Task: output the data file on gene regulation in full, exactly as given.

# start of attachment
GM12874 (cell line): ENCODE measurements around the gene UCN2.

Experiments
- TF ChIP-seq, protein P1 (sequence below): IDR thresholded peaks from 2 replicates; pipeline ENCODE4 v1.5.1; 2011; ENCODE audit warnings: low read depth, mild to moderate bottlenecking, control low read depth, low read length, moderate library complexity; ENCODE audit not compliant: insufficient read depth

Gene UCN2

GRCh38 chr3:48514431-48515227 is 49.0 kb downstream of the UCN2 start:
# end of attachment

GM12874 (cell line): ENCODE measurements around the gene UCN2.

Experiments
- TF ChIP-seq, protein P1 (sequence below): IDR thresholded peaks from 2 replicates; pipeline ENCODE4 v1.5.1; 2011; ENCODE audit warnings: low read depth, mild to moderate bottlenecking, control low read depth, low read length, moderate library complexity; ENCODE audit not compliant: insufficient read depth

Gene UCN2

GRCh38 chr3:48514431-48515227 is 49.0 kb downstream of the UCN2 start: